Genre: Historical romance
Pages: 352, ebook
Review by Anachronist
Gareth Carhard, the Marquess of Blakely et cetera, a gifted scientist, an aristocrat and a sworn, stone-cold bachelor, has just returned from Brazil to take care of the estate and the title left to him by his grandfather. He is bored in London but he must perform his duties. For example he must save his younger cousin, Ned, from the clutches of a skillful and fraudulent fortune-teller. Ned takes him to Madame Esmerelda (a.k.a Jenny Keeble) asap– poor boy thinks that woman is a true psychic, never realizing she’s been bilking him for almost two years. In his view Madame saved him from a suicide during a bout of teenage depression and she has always acted like the combination of an indulgent, although a bit spooky parent and a best friend to him. Gareth doesn’t understand it at all. He yearns for revealing the truth behind the obviously false persona of Madame Esmerelda. That’s how he involves himself with a woman who, coming from a humble background, managed to find an original and relatively profitable if not shady career in England during the 1830s. A dangerously intelligent woman. A pretty woman. In short an unusually interesting woman for a Marquess and a single man. Gareth’s unexpected attraction to Jenny defies his notion of logic. Will their relationship bring them more joys or more bitterness ? Who will win and who will profit from it?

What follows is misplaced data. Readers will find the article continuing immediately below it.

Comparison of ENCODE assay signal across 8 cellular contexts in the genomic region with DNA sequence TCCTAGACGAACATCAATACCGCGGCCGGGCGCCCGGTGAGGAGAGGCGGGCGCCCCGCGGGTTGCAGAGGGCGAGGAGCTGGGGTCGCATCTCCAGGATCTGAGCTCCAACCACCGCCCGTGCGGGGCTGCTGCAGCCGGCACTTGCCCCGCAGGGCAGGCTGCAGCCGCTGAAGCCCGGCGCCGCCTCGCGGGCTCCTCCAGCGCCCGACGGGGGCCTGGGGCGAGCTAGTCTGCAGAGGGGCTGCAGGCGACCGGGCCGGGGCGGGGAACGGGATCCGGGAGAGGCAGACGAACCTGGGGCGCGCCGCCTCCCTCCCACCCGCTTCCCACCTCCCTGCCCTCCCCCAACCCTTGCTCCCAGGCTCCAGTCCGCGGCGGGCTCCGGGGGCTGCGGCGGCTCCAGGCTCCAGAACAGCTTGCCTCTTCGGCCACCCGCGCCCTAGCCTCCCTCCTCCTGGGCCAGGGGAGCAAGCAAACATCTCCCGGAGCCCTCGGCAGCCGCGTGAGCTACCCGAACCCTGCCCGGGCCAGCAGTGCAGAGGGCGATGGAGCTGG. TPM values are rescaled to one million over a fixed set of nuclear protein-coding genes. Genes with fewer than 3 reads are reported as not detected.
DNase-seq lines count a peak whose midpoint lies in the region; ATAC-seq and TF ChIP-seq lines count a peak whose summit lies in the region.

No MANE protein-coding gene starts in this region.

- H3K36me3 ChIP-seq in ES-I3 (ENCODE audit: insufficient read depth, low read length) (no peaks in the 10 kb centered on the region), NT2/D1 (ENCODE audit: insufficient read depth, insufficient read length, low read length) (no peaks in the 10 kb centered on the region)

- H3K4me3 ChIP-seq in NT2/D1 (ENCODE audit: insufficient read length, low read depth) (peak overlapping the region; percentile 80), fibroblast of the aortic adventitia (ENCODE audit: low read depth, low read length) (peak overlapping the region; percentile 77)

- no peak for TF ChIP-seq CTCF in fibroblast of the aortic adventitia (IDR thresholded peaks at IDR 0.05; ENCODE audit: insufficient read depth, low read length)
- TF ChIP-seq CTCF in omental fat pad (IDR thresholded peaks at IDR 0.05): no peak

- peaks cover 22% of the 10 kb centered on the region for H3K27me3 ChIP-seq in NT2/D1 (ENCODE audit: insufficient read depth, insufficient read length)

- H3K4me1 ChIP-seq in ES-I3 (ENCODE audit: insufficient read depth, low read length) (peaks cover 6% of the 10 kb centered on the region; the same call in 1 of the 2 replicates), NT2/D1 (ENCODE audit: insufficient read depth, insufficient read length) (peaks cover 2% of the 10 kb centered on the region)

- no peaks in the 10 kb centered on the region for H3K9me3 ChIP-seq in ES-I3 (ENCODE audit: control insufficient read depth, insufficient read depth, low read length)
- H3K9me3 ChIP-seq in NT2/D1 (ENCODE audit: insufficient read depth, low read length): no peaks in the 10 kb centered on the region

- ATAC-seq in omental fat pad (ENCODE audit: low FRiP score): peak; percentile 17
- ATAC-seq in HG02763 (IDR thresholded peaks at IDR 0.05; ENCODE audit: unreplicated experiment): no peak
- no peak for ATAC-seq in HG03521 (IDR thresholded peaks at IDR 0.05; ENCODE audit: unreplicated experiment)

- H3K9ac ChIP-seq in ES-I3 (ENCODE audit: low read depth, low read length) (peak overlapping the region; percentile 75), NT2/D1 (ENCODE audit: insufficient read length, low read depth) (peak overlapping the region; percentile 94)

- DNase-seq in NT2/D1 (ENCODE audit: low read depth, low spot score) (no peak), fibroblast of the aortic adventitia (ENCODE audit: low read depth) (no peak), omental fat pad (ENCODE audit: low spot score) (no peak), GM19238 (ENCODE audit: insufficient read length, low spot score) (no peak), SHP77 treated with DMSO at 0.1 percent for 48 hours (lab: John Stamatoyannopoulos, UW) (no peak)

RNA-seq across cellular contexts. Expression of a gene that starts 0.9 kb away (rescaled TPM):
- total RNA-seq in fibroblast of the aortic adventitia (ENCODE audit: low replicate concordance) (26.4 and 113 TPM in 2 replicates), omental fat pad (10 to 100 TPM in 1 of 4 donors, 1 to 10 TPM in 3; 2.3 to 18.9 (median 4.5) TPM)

What I liked:
It’s the second historical romance by this author which I read and actually Ms. Milan’s debut novel. I was slightly shocked it was so good. Once again it’s a bit different than the normal romantic fare. First of all I would like to mention psychologically complex and engaging set of characters. Ned, Gareth and Jenny are very close to fully-fledged people, well-rounded and believable from the psychological point of view. Their actions are always logical and justified by their particular psychological profile. I especially liked the descriptions of Gareth’s poor attempts at communication with the outside world– the guy is one of these painfully shy introverts who never know what is expected from them and what to say so they have learned to cover any shortcomings by haughtiness and disdain. It was described very well and, being a kind of introvert myself, I could relate to him.